Aravind Adiga

  • Out of India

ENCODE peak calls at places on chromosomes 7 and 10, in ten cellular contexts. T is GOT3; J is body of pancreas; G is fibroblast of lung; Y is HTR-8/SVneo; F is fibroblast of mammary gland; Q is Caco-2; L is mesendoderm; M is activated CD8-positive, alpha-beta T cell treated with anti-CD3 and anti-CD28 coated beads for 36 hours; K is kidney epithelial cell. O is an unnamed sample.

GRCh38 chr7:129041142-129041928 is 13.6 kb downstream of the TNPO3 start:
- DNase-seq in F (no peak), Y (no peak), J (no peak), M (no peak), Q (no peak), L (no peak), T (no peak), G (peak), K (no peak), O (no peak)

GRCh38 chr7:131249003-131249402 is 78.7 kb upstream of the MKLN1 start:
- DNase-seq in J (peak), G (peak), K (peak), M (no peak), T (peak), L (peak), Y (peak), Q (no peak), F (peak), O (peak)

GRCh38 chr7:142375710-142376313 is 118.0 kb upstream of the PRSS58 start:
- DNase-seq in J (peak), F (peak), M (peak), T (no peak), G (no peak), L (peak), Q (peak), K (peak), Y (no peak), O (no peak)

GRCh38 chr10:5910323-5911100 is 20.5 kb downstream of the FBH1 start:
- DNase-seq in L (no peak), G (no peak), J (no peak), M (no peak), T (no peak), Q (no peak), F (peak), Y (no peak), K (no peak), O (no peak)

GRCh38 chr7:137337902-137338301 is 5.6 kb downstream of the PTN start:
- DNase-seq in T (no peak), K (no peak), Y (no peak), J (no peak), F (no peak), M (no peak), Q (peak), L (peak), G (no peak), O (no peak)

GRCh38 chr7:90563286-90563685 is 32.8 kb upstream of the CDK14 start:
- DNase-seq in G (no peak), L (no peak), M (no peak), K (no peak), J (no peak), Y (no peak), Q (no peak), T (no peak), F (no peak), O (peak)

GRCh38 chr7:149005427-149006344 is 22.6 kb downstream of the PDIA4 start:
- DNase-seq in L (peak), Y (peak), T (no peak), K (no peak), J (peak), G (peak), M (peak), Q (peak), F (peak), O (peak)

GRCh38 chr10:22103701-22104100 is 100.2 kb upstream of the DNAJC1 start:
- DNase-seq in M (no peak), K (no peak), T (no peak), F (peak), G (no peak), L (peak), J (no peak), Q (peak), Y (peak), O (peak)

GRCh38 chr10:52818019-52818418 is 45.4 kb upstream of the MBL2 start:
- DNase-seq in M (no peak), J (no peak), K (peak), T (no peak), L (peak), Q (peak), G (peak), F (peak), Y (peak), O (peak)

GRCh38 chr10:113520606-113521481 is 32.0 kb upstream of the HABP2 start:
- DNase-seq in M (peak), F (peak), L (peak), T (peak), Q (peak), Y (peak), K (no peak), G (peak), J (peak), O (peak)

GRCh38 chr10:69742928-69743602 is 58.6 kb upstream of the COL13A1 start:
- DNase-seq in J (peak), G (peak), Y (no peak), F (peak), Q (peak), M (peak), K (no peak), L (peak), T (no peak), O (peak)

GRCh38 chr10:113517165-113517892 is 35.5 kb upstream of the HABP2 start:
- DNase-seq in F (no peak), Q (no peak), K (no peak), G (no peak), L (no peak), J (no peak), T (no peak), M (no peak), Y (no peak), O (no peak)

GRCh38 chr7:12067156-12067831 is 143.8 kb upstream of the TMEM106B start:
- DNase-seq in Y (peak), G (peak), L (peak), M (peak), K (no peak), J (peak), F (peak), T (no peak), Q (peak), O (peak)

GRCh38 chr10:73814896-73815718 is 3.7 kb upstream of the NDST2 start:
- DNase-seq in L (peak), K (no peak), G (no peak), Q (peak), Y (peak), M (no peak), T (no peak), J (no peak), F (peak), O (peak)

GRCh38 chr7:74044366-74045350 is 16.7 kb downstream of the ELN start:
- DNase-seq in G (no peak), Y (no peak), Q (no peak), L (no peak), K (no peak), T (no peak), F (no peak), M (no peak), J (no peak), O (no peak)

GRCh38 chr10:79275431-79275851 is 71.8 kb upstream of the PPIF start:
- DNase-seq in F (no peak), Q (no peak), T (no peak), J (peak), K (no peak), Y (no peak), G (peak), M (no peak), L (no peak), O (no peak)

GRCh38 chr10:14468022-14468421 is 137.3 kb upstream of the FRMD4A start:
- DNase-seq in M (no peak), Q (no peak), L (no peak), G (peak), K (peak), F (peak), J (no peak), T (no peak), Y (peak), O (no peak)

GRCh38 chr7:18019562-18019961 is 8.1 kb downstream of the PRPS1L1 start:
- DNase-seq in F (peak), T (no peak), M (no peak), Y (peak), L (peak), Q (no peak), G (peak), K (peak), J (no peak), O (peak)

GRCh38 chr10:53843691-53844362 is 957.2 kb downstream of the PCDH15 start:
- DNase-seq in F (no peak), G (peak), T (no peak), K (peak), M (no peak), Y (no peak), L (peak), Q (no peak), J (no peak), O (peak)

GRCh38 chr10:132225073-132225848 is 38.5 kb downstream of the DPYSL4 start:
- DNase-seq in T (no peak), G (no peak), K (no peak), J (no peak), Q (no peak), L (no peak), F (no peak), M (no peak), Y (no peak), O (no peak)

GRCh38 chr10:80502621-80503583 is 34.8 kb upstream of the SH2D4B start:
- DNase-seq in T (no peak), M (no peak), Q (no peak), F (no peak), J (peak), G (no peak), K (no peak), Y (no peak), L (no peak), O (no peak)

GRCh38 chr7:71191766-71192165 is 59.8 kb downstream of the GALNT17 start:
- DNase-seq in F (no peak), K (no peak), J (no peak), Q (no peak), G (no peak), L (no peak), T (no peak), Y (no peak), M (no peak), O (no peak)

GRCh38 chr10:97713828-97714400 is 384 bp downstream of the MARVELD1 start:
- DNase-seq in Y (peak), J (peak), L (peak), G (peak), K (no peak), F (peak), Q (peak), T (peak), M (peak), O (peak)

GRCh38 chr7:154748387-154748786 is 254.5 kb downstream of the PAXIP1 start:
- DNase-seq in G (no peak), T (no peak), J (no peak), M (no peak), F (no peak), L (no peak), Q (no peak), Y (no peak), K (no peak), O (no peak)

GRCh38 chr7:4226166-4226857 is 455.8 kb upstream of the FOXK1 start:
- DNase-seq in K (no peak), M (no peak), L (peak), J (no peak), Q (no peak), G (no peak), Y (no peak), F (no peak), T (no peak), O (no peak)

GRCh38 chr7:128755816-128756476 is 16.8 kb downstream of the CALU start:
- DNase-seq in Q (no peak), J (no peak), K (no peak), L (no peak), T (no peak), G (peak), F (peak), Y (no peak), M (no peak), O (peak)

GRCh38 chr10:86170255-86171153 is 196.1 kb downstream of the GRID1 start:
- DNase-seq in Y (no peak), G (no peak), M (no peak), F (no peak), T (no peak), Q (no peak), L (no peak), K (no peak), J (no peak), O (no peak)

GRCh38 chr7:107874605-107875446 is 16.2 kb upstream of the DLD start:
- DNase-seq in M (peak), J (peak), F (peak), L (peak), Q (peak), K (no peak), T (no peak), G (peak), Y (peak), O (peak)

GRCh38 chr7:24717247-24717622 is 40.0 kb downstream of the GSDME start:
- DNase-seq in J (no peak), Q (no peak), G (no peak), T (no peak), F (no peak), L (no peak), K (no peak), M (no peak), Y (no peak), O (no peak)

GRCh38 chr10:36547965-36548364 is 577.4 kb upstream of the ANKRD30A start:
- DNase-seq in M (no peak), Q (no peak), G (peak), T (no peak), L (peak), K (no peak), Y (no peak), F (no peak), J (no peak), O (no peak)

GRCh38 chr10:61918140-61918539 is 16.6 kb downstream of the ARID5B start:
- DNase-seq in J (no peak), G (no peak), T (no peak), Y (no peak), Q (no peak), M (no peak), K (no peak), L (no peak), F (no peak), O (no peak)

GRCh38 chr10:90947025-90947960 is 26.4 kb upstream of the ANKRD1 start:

For a long time, the word kavi, Sanskrit for “poet,” was synonymous for me with a man named Kuvempu. He was the Rashtra Kavi, the national poet, of people who spoke Kannada, the language of the part of South India where I grew up in the ’70s and ’80s. Kuvempu’s verse—lucid, patriotic, nature loving—was taught in primary schools and sung on the radio; when you drove into the countryside, you found his poems painted near waterfalls and framed in the midst of rose gardens. Even as a boy, I knew that where Kannada-speaking territory ended, so did Kuvempu’s fame. Our neighbors spoke Tamil—a very